However, the new gas link will be subject to European Union regulations once it is up and running, the EU's executive arm said in a statement, according to the energetyka24.com website.
The Commission made the statement in reply to a question by Anna Fotyga, a Polish member of the European Parliament, energetyka24.com reported.
Fotyga, who is a MEP with Poland's ruling conservatives Law and Justice (PiS), wanted to know how Brussels would make Nord Stream 2 comply with the EU’s so-called Third Energy Package, and in what way the Commission was supporting calls by member states, the European Parliament and the bloc’s strategic partners, to block the controversial pipeline.
In a response, shared with Poland’s PAP news agency, EU Energy Commissioner Kadri Simson said Brussels had repeatedly pointed out that Nord Stream 2 would not make the EU any more secure in terms of energy supply, and that the pipeline would not help diversify the bloc’s sources of energy, energetyka24.com reported.
However, Simson added, as quoted by the Polish website, that the Commission was seeking to make the pipeline comply with EU law and that the certification of Nord Stream 2 in any of the member countries through which it passes, required a positive opinion issued by Brussels.
Simon said Brussels was unable to unilaterally stop the pipeline’s construction as the project had obtained all the necessary national permits, according to energetyka24.com.
The website quoted Simon as saying that a decision to halt Nord Stream 2 would have to be made at member-state level.
Meanwhile, Russia’s state-run energy giant Gazprom, which is set to operate Nord Stream 2, has announced that, despite plans, the link will not be launched on October 1, as some licenses still had to be obtained from the German regulator.
These permits could be granted in early 2022, Russia’s top diplomat Sergei Lavrov has said, according to the Polish website.
A German regional court last month ruled against exempting Nord Stream 2 AG, the owner of the controversial gas pipeline, from the provisions of the EU's Third Energy Package, according to a report at the time.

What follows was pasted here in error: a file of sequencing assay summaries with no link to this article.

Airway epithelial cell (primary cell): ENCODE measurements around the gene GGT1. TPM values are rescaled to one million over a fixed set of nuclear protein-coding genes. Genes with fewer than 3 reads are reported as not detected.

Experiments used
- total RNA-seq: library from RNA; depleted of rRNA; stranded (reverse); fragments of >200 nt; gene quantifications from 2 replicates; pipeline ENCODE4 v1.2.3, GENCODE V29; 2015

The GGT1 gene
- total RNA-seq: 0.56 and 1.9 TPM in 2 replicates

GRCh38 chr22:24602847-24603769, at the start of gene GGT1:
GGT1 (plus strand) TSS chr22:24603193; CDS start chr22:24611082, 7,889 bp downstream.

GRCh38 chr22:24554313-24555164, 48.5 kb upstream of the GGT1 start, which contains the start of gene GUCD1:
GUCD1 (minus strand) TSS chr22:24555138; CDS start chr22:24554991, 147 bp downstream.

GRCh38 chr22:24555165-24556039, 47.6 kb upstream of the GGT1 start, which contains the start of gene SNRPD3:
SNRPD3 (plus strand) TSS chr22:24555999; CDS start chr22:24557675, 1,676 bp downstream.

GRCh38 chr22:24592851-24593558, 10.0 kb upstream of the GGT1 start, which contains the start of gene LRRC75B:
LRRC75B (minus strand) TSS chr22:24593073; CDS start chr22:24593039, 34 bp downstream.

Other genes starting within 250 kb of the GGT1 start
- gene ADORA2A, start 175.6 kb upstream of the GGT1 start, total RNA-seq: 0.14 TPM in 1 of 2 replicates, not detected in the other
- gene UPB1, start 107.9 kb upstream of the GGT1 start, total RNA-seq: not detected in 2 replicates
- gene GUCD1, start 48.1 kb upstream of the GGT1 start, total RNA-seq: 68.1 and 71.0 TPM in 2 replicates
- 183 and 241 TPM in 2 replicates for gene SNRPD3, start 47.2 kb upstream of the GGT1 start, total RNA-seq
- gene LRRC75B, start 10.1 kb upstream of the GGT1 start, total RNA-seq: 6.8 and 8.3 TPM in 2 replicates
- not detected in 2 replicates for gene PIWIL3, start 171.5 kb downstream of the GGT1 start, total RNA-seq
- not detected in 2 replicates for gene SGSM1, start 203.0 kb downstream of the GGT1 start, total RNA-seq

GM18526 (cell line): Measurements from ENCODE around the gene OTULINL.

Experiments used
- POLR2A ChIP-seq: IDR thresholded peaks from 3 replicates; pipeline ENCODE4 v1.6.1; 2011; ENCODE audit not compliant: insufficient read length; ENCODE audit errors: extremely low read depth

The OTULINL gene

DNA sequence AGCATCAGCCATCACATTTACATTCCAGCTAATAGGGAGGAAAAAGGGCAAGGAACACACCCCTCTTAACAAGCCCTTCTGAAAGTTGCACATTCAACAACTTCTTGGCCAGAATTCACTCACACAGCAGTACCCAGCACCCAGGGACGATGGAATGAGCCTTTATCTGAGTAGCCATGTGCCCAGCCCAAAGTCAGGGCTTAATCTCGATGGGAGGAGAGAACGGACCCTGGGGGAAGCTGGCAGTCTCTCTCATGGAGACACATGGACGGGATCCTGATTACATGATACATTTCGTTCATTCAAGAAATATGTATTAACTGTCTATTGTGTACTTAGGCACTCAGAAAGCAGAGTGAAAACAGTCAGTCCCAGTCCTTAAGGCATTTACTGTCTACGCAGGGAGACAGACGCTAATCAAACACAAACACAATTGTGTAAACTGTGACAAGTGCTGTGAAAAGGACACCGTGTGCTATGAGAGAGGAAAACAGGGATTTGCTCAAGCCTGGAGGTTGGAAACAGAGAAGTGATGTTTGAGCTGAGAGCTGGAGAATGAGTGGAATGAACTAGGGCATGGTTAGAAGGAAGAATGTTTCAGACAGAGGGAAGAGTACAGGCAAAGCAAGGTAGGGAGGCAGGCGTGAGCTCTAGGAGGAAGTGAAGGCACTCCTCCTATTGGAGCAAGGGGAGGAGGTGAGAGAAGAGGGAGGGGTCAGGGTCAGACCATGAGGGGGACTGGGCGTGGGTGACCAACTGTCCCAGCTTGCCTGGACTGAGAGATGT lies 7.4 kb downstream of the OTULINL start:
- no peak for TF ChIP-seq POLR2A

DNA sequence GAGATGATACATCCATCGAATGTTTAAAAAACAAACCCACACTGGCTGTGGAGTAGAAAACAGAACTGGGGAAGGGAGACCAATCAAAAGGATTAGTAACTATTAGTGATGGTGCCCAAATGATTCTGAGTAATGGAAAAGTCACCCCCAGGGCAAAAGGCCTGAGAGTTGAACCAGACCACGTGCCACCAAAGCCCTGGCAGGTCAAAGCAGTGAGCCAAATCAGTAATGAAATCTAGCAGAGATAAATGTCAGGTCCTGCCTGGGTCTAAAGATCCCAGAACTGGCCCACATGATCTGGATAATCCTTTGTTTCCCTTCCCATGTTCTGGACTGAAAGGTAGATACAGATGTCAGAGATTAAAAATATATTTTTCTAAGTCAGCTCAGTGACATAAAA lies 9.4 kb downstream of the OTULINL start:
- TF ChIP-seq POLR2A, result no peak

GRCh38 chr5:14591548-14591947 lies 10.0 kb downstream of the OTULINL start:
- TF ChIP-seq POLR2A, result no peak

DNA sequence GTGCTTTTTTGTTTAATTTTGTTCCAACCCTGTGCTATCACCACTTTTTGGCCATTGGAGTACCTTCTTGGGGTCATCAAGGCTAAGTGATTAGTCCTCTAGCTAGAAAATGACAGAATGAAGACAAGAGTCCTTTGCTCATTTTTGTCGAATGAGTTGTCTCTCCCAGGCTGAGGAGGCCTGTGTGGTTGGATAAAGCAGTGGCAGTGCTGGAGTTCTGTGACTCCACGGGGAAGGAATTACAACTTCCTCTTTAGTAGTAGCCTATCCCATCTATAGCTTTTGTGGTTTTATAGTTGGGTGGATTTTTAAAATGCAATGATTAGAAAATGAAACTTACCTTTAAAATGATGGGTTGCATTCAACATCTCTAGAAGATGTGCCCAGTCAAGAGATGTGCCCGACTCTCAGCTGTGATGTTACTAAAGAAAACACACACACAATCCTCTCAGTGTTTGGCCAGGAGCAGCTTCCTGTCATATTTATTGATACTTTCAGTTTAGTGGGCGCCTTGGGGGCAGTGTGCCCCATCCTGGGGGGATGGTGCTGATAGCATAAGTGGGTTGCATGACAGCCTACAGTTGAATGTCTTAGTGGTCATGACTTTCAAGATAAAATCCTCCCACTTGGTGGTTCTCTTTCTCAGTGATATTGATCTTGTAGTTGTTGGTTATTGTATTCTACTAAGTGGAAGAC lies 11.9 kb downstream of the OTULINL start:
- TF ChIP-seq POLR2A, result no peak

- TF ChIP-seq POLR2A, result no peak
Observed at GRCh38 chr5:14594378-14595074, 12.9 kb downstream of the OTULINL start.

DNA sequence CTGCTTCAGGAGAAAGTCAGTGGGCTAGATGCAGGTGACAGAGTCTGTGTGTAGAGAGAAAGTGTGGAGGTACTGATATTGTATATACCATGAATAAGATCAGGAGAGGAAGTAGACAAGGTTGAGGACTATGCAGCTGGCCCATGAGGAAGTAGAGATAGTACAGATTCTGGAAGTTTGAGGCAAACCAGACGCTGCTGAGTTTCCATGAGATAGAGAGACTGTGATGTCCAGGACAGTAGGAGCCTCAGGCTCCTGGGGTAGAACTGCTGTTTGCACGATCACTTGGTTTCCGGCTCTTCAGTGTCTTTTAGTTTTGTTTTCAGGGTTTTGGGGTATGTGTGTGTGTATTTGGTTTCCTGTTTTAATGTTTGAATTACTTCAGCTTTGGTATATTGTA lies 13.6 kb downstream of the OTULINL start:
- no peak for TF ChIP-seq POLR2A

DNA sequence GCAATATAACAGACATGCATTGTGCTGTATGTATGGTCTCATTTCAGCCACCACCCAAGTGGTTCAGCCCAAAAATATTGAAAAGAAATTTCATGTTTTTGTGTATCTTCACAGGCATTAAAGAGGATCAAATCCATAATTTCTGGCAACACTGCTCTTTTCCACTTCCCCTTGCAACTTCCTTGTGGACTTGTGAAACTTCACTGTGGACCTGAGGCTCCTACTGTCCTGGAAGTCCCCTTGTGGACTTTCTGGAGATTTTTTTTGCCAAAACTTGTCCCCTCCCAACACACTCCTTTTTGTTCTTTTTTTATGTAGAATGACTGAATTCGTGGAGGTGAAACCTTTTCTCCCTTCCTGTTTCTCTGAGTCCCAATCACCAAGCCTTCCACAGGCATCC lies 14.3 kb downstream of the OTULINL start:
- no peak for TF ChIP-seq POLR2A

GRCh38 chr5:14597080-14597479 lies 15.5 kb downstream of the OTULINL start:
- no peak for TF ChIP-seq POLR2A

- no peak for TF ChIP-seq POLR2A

Designed to link Russia with Germany under the Baltic Sea, the new pipeline is expected to carry 55 billion cubic metres of natural gas per year, but is being opposed by Poland, Ukraine, the Baltic states and the United States.
Critics say Nord Stream 2 will deepen Europe’s dependence on Russian gas and boost Moscow’s influence in European politics.
Washington in July greenlighted the completion of the project on the condition that Germany would impose sanctions in the event of hostile action by Russia, among other provisos, news outlets have reported.
Senior lawmakers from Poland, the United States and seven other countries issued a joint statement to slam Nord Stream 2 after the US-German deal earlier this summer.
The new pipeline gives Russia a chance to destabilize NATO, a Polish security official warned in the wake of the agreement between Washington and Berlin.
Polish President Andrzej Duda said in late July that the US-German deal posed a risk to the security of a large portion of Europe.
Meanwhile, a Polish business website recently reported that Europe could face a supply crisis amid high demand for natural gas and record high prices.
Cassim Mangerah, managing director at British Gas owner Centrica, has said that a prolonged or particularly cold winter could send gas prices even higher, the biznesalert.pl website reported.